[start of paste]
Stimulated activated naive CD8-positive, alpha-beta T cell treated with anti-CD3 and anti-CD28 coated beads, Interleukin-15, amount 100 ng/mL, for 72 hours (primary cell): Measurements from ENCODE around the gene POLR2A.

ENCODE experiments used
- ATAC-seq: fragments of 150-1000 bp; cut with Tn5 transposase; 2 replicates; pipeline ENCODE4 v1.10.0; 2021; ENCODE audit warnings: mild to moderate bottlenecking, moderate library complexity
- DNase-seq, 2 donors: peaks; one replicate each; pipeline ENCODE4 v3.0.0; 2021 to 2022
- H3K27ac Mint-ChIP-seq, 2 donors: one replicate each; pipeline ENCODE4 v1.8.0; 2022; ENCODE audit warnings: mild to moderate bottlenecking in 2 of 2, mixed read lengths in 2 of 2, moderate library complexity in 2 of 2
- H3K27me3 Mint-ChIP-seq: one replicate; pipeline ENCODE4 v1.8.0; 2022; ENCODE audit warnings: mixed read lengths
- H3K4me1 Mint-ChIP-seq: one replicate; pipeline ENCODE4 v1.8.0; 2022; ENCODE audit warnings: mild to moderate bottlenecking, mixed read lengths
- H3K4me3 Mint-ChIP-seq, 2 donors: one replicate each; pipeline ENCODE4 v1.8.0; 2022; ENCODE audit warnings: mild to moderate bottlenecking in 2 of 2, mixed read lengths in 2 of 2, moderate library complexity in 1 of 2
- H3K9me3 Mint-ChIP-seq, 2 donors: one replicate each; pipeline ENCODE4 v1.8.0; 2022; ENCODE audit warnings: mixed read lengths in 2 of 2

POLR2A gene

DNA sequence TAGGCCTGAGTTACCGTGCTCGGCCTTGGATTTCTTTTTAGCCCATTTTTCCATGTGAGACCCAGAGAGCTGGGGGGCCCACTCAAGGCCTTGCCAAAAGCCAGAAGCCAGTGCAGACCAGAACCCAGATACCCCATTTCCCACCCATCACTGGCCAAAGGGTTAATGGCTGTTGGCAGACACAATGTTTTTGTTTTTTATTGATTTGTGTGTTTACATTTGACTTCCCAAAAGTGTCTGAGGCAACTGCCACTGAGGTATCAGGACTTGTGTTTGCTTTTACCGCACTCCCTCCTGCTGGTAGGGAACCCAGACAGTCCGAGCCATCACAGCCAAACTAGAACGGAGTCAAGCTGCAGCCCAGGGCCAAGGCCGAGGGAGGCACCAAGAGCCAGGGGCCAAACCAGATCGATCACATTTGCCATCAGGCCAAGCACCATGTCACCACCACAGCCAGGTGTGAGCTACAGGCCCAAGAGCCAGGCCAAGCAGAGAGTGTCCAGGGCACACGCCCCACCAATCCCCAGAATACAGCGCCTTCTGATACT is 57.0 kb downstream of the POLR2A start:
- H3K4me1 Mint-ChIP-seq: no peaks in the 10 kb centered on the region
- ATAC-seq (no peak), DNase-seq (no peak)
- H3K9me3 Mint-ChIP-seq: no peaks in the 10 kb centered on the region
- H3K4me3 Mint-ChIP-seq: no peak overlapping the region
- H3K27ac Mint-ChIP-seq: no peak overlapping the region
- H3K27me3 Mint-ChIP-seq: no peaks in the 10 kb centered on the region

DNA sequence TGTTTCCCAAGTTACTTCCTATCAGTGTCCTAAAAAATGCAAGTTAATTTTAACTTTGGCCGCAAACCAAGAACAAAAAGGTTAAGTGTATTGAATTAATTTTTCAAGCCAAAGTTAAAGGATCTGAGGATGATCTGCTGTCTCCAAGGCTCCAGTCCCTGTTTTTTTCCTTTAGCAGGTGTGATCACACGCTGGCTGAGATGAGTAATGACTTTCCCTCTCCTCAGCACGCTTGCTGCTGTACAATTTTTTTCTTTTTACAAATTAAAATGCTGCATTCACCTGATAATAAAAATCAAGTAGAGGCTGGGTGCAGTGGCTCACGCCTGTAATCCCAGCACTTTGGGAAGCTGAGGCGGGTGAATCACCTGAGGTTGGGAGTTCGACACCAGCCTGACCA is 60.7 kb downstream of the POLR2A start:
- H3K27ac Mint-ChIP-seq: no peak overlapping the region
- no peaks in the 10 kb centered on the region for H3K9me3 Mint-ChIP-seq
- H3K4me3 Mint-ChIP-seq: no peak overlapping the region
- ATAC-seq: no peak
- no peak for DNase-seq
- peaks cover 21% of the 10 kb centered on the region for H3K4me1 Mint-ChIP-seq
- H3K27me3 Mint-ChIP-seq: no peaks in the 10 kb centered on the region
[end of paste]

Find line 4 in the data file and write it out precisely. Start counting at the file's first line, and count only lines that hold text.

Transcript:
- DNase-seq, 2 donors: peaks; one replicate each; pipeline ENCODE4 v3.0.0; 2021 to 2022